The Pregnant Woman Who Led a Legendary Slave Rebellion
In 1794 the people of Guadeloupe briefly tasted freedom. A woman named Solitude decided she’d rather die than go back into chains — but her heroism was nearly lost to history.
The smell of putrefying vegetables hurled at bodies mingled with the metallic odor of blood. Onlookers waited for the public executions with the soles of their shoes or bare feet sticking to the darkened stones. No one spoke for fear of being misheard and accused of Revolution. Slavery had just been reinstituted on the French Caribbean island of Guadeloupe, and the heads of those who opposed it would be removed in the town square.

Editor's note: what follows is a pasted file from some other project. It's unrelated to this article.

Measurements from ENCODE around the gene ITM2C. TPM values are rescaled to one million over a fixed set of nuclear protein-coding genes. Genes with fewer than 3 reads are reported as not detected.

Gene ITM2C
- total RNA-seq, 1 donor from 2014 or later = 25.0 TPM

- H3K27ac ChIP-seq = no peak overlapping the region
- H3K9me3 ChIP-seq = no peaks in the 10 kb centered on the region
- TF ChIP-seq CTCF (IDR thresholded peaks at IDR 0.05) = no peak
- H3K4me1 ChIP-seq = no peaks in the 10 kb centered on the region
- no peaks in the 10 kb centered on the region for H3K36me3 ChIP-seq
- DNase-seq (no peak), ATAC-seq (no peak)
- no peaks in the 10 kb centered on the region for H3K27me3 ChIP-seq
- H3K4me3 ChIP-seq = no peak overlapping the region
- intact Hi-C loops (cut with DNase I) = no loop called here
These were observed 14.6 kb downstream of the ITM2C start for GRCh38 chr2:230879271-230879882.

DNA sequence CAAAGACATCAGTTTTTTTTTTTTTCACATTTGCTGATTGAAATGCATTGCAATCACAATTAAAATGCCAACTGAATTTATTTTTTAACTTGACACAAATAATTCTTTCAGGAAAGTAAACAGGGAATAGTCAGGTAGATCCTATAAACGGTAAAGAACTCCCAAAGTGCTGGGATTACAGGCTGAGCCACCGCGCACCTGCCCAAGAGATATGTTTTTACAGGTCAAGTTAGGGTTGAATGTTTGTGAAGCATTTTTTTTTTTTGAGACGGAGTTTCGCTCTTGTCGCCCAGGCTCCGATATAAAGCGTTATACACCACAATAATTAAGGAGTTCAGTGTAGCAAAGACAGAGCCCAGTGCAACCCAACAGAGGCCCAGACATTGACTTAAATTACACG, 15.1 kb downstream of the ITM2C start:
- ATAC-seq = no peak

This is just the way France looked, Europeans mused, during our Revolution. Except Black.
Rebel slaves were tortured in scores, but one in particular stood out. It was November 29, 1802, and a rain cloud draped itself over the crowd, insulating the onlookers as she was led out in a gown stained with breast milk. The frizz of her hair is the biggest thing on her, thought the crowd as the hooded executioner prodded her toward the scaffold.